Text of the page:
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• ##### of course, caveat that P.V. doesn't count sh!t(0+ / 0-)

More here: The Popular Vote Myth

Because of the differences in the participation rate of primaries and caucuses, the Democratic National Committee uses delegates to 'normalize' these two systems:  The number of delegates won is both proportional and representative of how the state voted, regardless of the system the state chooses to select them.

Some 5th grade math:  Before you add 1/4 to 1/2, you have to first create a common demoninator.  In the DNC's Delegate Selection Rules, the delegate is that common demoninator.

If the Democratic Party wanted to use the popular vote as a measure of the candidates' support, then it would require that all states hold a Democratic primary. (It would then be similar to that of the general presidential election, in which the popular vote in the state elections determine the electoral college.)  However, since the DNC allows both democratic caucuses and democratic primaries, then you have to use delegates to add the results of the caucuses to that of the primaries.

Take another example:   Washington state (which Obama won) & Oklahoma (which Clinton won). Since Washington State is a relatively populous state, it's awarded 78 delegates.  However, since it uses caucuses to determine its delegate selection, it added very little to Obama's popular vote advantage (+90,000 according to Kos), despite his winning by a HUGE margin there (68%-32%; a 53-25 delegate advantage).  Compare this to Clinton's win in Oklahoma, which is about half the size of Washington. She won the popular vote in Oklahoma by a smaller margin, 55%-31%, and came away with a +10 delegate advantage (24-14). However, she gained a +100,000 popular vote advantage since it's a primary state and many more people participated than in Washington's caucus.

Eventhough Clinton comes out ahead in comparing the "popular vote" between these two states (+10,000), I don't think anybody would debate that her Oklahoma win (+10 delegates) was more significant than Obama's Washington state win (+28 delegates!) (Okla isn't a "big state" afterall!).  Had Washington held a primary (one that actually counted, that is), Obama may have won the popular vote in the state by a margin in excess of 200,000 votes (closer to 300,000? just guestimating here).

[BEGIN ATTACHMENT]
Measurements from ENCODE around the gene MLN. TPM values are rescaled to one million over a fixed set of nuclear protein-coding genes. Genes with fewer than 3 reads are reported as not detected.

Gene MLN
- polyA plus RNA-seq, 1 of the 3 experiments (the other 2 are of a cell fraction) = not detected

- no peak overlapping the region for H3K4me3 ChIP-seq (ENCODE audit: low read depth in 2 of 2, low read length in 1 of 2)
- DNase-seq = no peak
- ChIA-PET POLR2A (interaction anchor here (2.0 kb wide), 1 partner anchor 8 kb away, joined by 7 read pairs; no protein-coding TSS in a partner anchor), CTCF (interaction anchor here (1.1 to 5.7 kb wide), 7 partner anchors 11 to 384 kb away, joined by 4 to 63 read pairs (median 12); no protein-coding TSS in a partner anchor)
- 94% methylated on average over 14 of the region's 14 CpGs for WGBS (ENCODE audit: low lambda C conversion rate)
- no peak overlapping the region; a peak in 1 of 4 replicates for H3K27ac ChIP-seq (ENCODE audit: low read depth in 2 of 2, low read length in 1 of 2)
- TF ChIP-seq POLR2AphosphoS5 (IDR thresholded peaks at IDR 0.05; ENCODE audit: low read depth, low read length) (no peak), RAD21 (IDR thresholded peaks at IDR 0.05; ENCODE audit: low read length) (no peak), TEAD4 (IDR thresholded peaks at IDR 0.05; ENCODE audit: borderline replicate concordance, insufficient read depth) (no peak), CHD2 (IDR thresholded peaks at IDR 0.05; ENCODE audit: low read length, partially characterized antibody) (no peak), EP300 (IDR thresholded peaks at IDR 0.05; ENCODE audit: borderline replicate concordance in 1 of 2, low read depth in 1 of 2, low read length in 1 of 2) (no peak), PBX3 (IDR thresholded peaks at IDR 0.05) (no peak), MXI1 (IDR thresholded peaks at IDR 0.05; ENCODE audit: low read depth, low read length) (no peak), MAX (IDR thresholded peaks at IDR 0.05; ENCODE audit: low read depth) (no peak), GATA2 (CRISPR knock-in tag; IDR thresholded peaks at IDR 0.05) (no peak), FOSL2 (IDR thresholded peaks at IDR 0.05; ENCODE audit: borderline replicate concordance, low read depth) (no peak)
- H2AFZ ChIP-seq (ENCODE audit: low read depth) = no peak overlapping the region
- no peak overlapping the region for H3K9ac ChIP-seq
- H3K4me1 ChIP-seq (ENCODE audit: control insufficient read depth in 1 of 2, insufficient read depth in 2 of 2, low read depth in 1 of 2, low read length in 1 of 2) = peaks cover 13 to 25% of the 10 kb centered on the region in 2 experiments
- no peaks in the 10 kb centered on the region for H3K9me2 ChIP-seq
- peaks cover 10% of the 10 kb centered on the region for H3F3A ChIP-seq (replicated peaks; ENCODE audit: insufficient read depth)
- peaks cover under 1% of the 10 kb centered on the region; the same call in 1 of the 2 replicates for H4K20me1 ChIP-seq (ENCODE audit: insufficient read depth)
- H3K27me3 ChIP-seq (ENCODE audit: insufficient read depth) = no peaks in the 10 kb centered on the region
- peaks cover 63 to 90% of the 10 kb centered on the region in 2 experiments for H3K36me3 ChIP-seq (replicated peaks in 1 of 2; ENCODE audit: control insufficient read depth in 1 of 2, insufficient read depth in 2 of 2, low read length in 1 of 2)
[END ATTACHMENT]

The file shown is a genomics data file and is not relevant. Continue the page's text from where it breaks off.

• ##### Oh, I agree entirely.(0+ / 0-)

And we should argue that strenuously to the superdelegates who might be persuaded by popular-vote nonsense. (I worked my ass off too much preparing for the Minnesota caucuses on Super Tuesday to allow our results to go up in smoke.)

But people are paying attention to the popular-vote jazz, so I'm afraid we have to keep an eye on it.

• ##### pledged delegates(0+ / 0-)

Isn't this actually part of the difficulty in analyzing these various wins?  Since so many fewer people participate (4% I think I heard) in caucus states, they tend to be the party activists as opposed to regular voters, and may not be representative.  A large number of delegates are awarded based on a small % of actual people.

Then, as I learned today, in primary states like PA., the delegates were already pledged to a particular candidate before the first vote was cast...so Clinton may have won the popular vote, but all the delegates are going with Obama...that doesn't seem right either.

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